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三つ子

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三つ子

Postby juddcarlos2003 » Wed 05.30.2007 10:55 pm

How does 三つ子の魂百まで translate into:
The child is father to the man.

Wouldn't the sentence translate into something like... The triplet's soul goes as far as a hundred? I'm completely confused... :(

Same goes for 三人よれば文じゅのちえ which translates into "two heads are better than one"... 何だ?!

それ諺はどんな意味?
I appreciate any replies.
またね
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RE: 三つ子

Postby Yudan Taiteki » Wed 05.30.2007 10:57 pm

These are not word-for-word translations, they are equivalent sayings.
Last edited by Yudan Taiteki on Wed 05.30.2007 10:58 pm, edited 1 time in total.
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RE: 三つ子

Postby juddcarlos2003 » Wed 05.30.2007 11:02 pm

What exactly do you mean by "equivalent sayings"? (and don't stay up too late! Its 11PM here in Florida!)
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RE: 三つ子

Postby Infidel » Wed 05.30.2007 11:10 pm

Equivalent sayings means that there are two sayings in both languages that mean the same thing, but when translated literally would make no sense at all in the other language.
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RE: 三つ子

Postby Oracle » Wed 05.30.2007 11:15 pm

They're the closest equivalent saying we have in English which expresses the same idea as the Japanese proverb.

3人よれば文殊の知恵 literally means "Three people get together, wisdom of Monju"

(Monju was ( I believe ) a very smart priest or someone similar in Japanese history. ) anyway the basic idea is the same as the English "Two heads are better than one"
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RE: 三つ子

Postby a_iwai » Thu 05.31.2007 4:00 am

"文殊(monjyu)"is an abbreviation of "文殊菩薩(monjyubosatsu)" or "文殊師利菩薩 (monjyusyuribosatsu)". "文殊菩薩(monjyubosatsu)" is one of the bodhisattva in Buddhism. He represents wisdom and intelligence.

三つ子の魂百まで(も)
"Three years old child's soul remain to 100 years old."

"The character of when he was three years old child doesn't change even if he will grow up to the age of one hundred years."

Recently it was reported that environment around children were quite important. Because children established almost all of their own characters, until they were grown up to 3 years old.

So, now this proverb might be often used to express for "we need to rear children with love".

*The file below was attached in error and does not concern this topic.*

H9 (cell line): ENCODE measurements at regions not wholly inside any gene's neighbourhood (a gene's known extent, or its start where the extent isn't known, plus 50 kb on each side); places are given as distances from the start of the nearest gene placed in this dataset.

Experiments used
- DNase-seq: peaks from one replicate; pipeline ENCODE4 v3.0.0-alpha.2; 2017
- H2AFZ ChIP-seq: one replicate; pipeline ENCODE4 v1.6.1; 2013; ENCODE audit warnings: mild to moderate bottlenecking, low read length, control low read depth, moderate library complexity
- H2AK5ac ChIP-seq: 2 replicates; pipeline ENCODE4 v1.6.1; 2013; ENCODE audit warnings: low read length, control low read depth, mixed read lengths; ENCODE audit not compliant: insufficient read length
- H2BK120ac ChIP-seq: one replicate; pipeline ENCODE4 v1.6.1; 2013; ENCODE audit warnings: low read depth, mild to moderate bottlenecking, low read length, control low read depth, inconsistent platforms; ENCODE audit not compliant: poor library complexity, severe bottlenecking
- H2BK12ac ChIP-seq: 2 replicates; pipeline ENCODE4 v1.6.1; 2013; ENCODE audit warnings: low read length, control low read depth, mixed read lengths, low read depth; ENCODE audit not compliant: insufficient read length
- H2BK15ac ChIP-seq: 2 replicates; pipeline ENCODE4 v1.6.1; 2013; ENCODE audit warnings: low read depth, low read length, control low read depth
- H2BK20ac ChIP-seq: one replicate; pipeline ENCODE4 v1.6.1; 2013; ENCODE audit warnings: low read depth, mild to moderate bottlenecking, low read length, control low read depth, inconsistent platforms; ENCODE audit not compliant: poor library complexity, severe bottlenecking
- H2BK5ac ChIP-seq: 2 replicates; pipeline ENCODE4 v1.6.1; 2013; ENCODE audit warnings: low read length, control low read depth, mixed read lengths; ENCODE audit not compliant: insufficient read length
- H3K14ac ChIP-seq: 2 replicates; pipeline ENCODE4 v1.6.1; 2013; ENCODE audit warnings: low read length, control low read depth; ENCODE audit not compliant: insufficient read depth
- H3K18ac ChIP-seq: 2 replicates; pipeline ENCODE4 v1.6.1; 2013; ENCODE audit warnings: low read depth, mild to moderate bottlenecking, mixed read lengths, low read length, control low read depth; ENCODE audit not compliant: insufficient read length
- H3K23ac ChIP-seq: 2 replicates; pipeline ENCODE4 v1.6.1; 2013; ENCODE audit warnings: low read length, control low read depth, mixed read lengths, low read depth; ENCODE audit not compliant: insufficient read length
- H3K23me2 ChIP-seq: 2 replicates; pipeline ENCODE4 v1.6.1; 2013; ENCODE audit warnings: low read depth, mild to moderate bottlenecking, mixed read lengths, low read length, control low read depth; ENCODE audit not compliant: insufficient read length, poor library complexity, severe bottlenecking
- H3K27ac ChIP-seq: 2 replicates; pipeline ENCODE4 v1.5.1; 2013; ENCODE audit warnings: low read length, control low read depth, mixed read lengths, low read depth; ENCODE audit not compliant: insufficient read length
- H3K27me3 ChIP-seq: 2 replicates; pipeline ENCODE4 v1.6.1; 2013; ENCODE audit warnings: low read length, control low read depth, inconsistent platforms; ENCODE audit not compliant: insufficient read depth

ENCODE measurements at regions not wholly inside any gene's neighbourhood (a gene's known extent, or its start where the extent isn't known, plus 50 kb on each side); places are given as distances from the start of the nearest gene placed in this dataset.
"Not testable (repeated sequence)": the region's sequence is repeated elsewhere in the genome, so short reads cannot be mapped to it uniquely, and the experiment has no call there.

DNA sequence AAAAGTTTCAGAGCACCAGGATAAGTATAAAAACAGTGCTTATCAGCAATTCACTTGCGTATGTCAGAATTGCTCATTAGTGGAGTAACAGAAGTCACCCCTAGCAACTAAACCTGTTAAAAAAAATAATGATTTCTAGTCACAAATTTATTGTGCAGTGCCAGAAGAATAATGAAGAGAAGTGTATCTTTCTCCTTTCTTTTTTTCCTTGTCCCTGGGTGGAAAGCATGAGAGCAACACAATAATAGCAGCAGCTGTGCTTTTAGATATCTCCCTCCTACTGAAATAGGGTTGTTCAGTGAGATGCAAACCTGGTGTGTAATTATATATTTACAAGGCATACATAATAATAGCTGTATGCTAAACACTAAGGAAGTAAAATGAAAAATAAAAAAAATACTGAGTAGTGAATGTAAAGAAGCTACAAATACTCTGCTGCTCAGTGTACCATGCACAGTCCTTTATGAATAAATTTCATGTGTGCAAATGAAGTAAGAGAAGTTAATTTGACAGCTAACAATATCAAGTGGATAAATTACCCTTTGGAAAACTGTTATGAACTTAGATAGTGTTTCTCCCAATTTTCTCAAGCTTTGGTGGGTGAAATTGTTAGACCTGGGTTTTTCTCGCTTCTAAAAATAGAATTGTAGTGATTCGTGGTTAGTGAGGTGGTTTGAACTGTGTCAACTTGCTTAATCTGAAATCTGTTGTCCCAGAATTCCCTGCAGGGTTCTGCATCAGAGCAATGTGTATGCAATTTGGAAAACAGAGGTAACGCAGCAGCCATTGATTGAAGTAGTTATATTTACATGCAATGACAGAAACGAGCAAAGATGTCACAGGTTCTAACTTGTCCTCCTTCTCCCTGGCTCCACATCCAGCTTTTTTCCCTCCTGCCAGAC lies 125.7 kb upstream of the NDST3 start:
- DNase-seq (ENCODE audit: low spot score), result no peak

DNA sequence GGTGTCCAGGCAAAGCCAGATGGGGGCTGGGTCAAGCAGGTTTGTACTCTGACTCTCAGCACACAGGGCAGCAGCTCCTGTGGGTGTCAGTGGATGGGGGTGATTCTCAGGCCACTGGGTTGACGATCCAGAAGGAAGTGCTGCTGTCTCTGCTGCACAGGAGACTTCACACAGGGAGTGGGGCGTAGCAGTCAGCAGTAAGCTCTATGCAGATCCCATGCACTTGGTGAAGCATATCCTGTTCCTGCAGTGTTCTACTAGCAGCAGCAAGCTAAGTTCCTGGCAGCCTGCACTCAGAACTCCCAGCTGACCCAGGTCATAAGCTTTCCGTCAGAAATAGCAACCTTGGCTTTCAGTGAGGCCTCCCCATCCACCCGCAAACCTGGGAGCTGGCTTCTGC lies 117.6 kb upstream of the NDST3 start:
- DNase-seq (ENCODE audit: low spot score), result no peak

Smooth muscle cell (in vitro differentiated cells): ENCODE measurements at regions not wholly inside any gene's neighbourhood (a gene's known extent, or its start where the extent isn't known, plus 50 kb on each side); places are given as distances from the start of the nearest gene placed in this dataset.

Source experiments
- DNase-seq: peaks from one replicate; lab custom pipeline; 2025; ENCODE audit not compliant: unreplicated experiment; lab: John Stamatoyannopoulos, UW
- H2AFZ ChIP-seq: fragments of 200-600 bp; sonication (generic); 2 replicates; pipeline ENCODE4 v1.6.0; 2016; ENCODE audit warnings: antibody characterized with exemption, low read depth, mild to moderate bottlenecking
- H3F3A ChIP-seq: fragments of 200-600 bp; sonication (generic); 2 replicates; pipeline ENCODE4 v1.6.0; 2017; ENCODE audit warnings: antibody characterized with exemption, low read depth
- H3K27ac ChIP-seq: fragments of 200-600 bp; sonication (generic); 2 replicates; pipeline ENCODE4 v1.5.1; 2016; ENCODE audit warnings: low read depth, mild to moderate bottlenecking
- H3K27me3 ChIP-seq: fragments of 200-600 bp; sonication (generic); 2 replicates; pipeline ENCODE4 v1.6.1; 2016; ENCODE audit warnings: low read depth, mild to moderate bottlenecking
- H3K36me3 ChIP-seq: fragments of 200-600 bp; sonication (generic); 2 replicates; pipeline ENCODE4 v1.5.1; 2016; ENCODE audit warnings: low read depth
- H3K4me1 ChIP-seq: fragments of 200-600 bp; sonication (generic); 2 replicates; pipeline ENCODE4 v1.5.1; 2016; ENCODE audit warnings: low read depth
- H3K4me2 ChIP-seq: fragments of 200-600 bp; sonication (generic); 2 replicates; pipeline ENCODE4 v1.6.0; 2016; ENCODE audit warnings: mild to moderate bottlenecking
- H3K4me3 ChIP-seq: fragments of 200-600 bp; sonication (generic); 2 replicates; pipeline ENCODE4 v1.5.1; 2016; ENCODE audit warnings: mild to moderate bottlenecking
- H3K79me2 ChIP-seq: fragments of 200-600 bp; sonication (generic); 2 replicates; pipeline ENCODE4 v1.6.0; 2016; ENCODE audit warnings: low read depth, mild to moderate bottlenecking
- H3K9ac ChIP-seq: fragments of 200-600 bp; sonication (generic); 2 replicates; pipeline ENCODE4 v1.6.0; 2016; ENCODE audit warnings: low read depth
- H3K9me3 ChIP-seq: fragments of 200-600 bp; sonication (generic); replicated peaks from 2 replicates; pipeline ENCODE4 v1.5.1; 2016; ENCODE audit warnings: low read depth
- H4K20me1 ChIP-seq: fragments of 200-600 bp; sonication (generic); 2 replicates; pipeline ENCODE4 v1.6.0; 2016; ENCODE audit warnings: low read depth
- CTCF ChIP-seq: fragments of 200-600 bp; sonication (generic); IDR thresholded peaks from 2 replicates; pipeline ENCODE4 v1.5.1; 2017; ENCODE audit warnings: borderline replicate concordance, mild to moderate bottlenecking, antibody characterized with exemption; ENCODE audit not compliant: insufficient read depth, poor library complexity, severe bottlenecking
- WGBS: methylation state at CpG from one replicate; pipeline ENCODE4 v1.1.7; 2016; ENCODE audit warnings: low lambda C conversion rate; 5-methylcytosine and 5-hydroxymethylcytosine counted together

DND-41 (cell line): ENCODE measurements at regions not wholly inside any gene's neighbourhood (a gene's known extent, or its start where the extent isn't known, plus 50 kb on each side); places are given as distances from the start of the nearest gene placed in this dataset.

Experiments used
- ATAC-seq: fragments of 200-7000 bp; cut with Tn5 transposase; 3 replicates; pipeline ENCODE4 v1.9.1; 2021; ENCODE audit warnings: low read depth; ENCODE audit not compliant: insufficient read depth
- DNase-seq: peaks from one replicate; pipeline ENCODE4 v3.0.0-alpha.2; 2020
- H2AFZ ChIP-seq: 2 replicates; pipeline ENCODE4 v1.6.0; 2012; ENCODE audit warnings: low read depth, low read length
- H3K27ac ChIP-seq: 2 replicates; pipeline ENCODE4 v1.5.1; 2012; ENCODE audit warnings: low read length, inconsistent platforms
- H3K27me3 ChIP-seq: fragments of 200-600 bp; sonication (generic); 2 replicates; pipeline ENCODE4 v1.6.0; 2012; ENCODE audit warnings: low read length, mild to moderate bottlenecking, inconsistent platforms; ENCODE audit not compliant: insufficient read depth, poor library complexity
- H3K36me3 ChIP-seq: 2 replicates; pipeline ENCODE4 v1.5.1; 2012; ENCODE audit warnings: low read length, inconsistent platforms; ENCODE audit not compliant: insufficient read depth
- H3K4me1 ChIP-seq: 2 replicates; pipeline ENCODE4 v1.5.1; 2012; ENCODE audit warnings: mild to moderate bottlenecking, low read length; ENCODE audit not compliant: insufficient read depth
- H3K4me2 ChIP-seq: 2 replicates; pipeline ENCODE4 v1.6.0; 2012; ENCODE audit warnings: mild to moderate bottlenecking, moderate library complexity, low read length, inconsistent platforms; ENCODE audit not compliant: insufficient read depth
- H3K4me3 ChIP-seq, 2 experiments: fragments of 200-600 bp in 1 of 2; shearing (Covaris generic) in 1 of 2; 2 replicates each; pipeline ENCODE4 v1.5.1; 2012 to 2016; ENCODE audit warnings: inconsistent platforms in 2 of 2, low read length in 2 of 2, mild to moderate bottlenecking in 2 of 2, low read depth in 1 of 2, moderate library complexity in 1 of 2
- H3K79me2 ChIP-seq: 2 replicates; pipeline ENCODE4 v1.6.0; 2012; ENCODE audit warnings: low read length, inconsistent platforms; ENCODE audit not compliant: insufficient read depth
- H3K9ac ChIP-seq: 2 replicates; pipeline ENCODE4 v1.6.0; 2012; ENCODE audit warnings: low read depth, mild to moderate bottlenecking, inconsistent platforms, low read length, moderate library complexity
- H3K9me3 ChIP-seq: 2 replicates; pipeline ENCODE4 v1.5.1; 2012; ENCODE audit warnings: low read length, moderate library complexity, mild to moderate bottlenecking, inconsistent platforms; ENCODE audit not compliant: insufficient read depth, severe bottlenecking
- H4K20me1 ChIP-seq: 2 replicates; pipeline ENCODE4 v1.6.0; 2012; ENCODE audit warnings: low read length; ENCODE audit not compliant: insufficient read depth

Last edited by a_iwai on Thu 05.31.2007 11:46 am, edited 1 time in total.
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RE: 三つ子

Postby juddcarlos2003 » Thu 05.31.2007 11:04 am

okay... thanks for the replies! I kind of understand... its like one of those spanish jokes that don't make sense in English...

(like diciendo: estoy muerto de hambre) ;)

thanks!
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RE: 三つ子

Postby AJBryant » Thu 05.31.2007 11:55 am

I kind of understand... its like one of those spanish jokes that don't make sense in English...


Well, maybe....

Think of the English saying "Even Homer sometimes nods." If I were to translate this into Japanese, I'd have to explain who Homer is, and what the concept implies. Fortunately, the Japanese have their own equivalent: 弘法にも筆の誤り (こうぼうにもふでのあやまり). Kobo-Daishi was a Buddhist priest who is sort of the patron saint of calligraphy, and the saying implies that even Kobo slipped in his calligraphy from time to time and made a mistake. Thus the equivalent to "Even Homer sometimes nods."

Many kotowaza have English proverb parallels:
猫に小判 = Pearls before swine
言わぬが花 = Silence is golden
紺屋の白袴 = The cobbler's sons have no shoes
蛙の子は蛙 = Like father, like son.

Some have entered into English usage:
出る釘は打たれる = The nail that sticks up will be hammered down

But most are just... well, they need explanation.
残り物には福がある "There is luck in the ones left till last"
大同小異 "Differences are overshadowed by similarities"
油を売る "To sell oil (meaning = to waste time talking)."

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RE: 三つ子

Postby Yudan Taiteki » Thu 05.31.2007 4:05 pm

猫に小判 = Pearls before swine


Although 豚に真珠 is used as well.
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RE: 三つ子

Postby juddcarlos2003 » Thu 05.31.2007 4:26 pm

Those are some "to keep" proverbs, Tony! Thanks! I especially like the kanji of this one: 大同小異 "Differences are overshadowed by similarities"
Thats funny

and whats "弘法" in 弘法にも筆の誤り? I can't find it...

Thanks
Last edited by juddcarlos2003 on Thu 05.31.2007 4:29 pm, edited 1 time in total.
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RE: 三つ子

Postby Yudan Taiteki » Thu 05.31.2007 4:34 pm

Tony already explained that; Kobo-Daishi.
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RE: 三つ子

Postby juddcarlos2003 » Thu 05.31.2007 4:41 pm

Okay... so Kobou is his name... sorry.
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RE: 三つ子

Postby HeyItsMatt » Thu 05.31.2007 5:45 pm

Infidel wrote:
Equivalent sayings means that there are two sayings in both languages that mean the same thing, but when translated literally would make no sense at all in the other language.


Unrelated, but I want to live where you live, Infidel.
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